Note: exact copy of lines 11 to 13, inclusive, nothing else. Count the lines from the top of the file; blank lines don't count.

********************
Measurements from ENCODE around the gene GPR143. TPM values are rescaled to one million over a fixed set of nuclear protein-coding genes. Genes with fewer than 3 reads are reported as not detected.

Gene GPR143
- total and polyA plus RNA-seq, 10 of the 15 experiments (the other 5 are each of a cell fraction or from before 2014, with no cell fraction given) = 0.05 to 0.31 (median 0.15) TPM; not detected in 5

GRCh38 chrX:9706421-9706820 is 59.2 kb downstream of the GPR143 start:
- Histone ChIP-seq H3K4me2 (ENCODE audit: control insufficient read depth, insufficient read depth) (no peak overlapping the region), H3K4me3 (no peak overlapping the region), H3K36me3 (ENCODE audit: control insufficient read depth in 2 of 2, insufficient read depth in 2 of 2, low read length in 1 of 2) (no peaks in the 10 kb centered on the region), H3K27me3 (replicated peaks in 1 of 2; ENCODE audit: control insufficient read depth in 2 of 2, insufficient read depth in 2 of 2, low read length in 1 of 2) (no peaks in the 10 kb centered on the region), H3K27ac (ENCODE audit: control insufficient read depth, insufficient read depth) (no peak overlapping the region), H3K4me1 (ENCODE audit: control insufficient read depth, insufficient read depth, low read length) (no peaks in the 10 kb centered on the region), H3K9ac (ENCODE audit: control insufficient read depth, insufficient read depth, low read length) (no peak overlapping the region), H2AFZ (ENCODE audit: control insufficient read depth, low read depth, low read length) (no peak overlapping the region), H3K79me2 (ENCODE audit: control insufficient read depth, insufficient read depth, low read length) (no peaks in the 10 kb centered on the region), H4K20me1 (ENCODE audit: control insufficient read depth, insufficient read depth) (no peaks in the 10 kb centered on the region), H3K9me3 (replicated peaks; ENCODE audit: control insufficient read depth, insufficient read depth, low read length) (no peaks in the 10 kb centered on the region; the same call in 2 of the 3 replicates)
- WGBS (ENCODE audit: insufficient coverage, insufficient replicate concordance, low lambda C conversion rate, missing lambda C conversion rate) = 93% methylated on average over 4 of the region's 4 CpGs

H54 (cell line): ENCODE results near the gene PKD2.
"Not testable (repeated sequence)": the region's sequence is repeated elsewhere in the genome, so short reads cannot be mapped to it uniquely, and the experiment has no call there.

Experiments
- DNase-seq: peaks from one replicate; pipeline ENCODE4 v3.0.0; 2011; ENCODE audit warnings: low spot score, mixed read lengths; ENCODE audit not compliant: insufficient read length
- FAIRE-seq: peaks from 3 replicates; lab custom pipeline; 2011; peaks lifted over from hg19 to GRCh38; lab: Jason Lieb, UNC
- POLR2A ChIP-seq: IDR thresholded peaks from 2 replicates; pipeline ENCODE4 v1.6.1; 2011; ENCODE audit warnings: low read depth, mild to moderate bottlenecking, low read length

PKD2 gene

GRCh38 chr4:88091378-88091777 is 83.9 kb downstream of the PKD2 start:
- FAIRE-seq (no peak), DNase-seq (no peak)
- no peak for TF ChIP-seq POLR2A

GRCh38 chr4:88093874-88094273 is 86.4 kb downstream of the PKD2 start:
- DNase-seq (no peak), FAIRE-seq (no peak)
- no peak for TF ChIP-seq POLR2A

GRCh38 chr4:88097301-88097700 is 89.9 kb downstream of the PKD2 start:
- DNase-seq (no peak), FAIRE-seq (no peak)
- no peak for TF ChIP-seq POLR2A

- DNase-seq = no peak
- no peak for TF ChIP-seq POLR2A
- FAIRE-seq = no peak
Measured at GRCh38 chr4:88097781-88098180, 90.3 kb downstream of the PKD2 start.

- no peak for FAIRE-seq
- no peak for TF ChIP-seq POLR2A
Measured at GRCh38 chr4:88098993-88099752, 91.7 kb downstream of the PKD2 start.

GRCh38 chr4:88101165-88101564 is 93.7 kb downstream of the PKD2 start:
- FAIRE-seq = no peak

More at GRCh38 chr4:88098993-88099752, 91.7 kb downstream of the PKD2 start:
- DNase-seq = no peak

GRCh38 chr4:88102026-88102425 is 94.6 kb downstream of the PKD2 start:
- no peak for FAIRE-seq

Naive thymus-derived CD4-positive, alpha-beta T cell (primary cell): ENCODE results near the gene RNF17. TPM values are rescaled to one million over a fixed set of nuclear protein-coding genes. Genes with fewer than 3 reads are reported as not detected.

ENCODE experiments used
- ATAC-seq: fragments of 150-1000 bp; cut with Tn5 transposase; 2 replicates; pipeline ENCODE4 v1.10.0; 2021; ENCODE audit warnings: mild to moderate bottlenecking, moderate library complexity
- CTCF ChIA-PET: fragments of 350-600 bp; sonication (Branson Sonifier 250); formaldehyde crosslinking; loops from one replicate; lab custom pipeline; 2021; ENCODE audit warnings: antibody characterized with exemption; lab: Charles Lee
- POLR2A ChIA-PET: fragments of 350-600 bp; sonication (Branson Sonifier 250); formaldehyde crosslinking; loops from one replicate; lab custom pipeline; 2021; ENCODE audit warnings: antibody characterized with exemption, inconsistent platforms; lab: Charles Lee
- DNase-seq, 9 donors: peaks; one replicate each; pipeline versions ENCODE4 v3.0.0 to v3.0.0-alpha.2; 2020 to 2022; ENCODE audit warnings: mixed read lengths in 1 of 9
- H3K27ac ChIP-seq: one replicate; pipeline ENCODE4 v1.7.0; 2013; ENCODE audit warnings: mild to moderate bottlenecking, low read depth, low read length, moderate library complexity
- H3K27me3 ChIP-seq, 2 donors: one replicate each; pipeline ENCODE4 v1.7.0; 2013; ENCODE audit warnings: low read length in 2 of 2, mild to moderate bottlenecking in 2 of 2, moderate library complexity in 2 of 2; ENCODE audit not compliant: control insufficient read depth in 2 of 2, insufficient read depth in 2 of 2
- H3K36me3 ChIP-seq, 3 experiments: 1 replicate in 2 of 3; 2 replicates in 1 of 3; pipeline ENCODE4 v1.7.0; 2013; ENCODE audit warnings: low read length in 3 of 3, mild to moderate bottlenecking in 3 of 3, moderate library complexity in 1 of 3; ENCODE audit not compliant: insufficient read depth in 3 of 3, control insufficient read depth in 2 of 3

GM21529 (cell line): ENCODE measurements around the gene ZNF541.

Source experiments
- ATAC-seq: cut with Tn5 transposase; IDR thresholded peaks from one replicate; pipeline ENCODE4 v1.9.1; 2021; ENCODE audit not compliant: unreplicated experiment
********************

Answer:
- FAIRE-seq: peaks from 3 replicates; lab custom pipeline; 2011; peaks lifted over from hg19 to GRCh38; lab: Jason Lieb, UNC
- POLR2A ChIP-seq: IDR thresholded peaks from 2 replicates; pipeline ENCODE4 v1.6.1; 2011; ENCODE audit warnings: low read depth, mild to moderate bottlenecking, low read length

PKD2 gene